Briefs Crested Butte

Finding a Niche
In an update from the Gunnison-Crested Butte Tourism Association, TA director Jane Chaney said things were starting to look up. The organization was getting more hits on the website, more visitors heading up to the mountains and more phone calls. Chaney said the TA was trying to better niche market the county with information on mountain bikers for example targeted directly to mountain bikers. TA board member Rachael Gardner told the council that Crested Butte is fast becoming a wedding destination. “People are already booking here for next year,” she said.



“Maybe we could be a funeral destination as well,” quipped councilperson Jim Schmidt.
“But then you only get them here once,” replied Gardner. “With weddings, you have a chance at repeat business. But go for it, Jim.”

Survival of the fittest for bus bike racks
Mayor Leah Williams reported that during the Mountain Express meeting, the issue of crowded bus bike racks came up. Williams said the bus drivers would help direct bikers how to best grab a rack if the current bus is full. The idea of bus trailers appeared too cumbersome and will not be attempted.

More fireworks meetings ahead
Jim Schmidt gave a brief report on the fireworks subcommittee. He and Williams met Monday afternoon with Mt. Crested Butte subcommittee members William Buck and Dave Clayton. No compromise was reached. “We agreed to meet again,” he said.

Chalkboards will be growing
In a discussion that lasted probably a half-hour but felt like days, the council talked to death the chalkboard on Elk Avenue issue. This concerned a request by local business owners Arvin Ram and Danica Ayraud to allow two-sided chalkboards that could be five square feet in size as opposed to the current four square feet.
Councilperson Jim Schmidt said he felt it was a business’ reputation that drove business as opposed to bigger, better signs, so he wanted to keep the chalkboards to four square feet. After copious amounts of discussion, the council agreed to go with the business suggestion. The chalkboards can be no wider than two feet, no higher than five feet and no larger than five square feet. An ordinance to that effect will be drawn up.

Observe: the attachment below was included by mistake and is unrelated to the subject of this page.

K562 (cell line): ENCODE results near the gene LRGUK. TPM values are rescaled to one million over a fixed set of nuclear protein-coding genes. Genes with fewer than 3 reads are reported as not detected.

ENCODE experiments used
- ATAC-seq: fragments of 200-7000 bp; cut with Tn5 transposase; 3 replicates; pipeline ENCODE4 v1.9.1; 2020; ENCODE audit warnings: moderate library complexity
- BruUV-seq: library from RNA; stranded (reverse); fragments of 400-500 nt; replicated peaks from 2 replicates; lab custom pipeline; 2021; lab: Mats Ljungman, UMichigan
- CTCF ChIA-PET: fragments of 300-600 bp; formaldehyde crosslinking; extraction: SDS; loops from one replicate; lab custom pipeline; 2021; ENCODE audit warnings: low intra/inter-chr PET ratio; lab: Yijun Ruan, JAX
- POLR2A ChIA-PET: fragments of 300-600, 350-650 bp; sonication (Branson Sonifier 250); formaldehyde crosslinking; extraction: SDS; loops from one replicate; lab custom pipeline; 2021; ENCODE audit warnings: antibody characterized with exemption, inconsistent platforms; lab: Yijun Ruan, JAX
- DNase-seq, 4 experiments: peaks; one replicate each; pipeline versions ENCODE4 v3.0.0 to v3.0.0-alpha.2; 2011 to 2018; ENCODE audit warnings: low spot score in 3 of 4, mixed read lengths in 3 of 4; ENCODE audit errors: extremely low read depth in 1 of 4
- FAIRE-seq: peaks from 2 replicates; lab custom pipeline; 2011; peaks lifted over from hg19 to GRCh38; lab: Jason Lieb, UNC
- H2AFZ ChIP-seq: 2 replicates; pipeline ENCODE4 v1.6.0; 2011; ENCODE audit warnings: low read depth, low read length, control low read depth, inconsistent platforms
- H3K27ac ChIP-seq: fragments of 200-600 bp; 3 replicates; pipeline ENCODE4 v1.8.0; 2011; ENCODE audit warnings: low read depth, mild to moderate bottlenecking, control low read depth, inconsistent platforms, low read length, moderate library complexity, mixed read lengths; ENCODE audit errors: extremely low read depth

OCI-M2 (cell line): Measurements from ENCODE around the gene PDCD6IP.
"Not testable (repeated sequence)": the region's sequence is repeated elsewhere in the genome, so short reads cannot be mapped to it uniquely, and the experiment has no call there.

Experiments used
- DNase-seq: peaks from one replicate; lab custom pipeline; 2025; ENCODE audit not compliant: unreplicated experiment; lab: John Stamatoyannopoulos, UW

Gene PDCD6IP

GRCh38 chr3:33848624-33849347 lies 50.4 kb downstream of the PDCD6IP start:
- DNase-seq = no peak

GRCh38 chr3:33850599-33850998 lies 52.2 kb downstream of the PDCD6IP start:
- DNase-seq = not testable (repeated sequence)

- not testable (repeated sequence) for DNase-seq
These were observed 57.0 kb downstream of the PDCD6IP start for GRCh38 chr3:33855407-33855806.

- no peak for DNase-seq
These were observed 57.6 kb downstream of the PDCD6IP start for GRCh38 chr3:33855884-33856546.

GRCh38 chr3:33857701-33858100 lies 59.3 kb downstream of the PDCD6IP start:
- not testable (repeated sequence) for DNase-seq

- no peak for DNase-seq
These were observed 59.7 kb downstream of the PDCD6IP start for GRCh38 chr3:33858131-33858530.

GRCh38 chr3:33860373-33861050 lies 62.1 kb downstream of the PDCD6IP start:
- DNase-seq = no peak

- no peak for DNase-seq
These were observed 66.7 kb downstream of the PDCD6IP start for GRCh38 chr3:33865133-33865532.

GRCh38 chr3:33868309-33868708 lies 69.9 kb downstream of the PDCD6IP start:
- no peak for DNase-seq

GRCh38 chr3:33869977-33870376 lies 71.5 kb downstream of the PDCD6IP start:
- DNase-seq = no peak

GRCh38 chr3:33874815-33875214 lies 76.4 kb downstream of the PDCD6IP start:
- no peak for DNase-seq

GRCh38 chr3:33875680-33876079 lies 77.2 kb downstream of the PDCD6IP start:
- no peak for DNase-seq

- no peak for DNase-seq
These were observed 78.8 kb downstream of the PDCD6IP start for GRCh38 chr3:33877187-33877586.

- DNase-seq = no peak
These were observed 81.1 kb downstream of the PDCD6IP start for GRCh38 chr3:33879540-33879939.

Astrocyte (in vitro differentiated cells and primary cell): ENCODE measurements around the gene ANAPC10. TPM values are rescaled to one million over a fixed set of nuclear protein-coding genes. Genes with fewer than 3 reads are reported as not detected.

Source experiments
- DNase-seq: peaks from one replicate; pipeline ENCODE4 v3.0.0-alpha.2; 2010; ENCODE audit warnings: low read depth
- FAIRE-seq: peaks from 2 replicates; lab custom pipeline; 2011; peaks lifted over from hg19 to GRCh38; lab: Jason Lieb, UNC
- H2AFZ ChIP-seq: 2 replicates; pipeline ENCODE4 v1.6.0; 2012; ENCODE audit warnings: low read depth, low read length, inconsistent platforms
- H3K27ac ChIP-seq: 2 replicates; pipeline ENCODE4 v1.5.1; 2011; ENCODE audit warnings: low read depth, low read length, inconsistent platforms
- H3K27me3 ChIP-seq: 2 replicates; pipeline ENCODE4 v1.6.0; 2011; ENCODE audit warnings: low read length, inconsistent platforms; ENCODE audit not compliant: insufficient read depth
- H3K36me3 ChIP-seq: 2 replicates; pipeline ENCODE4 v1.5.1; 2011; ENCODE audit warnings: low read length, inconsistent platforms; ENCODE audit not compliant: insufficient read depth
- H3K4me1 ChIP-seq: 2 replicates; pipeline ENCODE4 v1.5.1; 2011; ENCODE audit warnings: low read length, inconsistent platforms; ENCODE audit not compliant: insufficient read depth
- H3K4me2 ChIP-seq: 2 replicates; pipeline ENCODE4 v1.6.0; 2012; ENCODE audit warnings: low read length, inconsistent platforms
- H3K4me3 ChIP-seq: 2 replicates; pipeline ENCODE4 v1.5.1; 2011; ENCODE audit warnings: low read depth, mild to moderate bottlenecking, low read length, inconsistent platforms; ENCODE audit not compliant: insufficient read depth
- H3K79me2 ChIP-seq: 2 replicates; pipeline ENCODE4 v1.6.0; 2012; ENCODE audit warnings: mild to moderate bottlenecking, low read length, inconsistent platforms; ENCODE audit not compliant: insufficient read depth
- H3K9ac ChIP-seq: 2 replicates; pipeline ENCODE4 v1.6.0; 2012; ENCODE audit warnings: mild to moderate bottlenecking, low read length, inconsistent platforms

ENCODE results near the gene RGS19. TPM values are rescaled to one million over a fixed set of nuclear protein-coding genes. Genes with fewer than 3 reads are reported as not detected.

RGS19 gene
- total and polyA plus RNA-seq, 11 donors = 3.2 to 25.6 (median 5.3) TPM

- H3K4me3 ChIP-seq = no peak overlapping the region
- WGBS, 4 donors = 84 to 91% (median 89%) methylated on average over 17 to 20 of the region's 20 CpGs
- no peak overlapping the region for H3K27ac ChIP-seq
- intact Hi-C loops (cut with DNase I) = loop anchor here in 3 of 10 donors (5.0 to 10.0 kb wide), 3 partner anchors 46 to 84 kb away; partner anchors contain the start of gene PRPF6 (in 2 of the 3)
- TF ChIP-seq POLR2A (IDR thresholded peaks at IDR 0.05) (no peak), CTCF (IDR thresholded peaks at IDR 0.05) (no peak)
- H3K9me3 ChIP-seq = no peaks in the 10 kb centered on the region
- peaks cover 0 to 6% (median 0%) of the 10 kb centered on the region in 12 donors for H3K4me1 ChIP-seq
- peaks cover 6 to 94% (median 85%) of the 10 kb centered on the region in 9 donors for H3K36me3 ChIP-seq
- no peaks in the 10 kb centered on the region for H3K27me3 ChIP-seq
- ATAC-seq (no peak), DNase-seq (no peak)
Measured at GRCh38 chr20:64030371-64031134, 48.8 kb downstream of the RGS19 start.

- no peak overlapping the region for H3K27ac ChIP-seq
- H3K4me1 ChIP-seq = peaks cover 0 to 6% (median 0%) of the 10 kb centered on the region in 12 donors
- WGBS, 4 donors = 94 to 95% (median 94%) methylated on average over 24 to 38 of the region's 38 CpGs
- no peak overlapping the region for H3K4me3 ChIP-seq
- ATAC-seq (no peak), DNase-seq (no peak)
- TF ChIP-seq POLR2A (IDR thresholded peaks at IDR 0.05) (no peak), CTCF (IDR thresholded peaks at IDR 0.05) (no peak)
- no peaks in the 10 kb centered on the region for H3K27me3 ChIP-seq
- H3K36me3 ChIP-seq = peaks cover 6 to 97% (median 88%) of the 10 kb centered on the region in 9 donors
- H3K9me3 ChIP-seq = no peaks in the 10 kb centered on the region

Get excited about age
The town will hold a presentation on historical preservation in the coming months. Town building and zoning director Bob Gillie said the value of preservation is sometimes not understood in a community “and we may need to get re-energized about why we do things,” he said.
Mayor Williams was excited at the prospect. “Crested Butte is very well respected in the preservation community around the state,” the mayor said. “Being an historic district is important to our economy.”
Look for a mid-September date for the presentation.

Cleaning up language through ordinances
The council will look at a couple of “housekeeping” ordinances dealing with building and zoning regulations at the next meeting. The ordinances will address the definition of Floor Area Ratio, off-street parking requirements, and exemptions to non-conforming uses for historic buildings.

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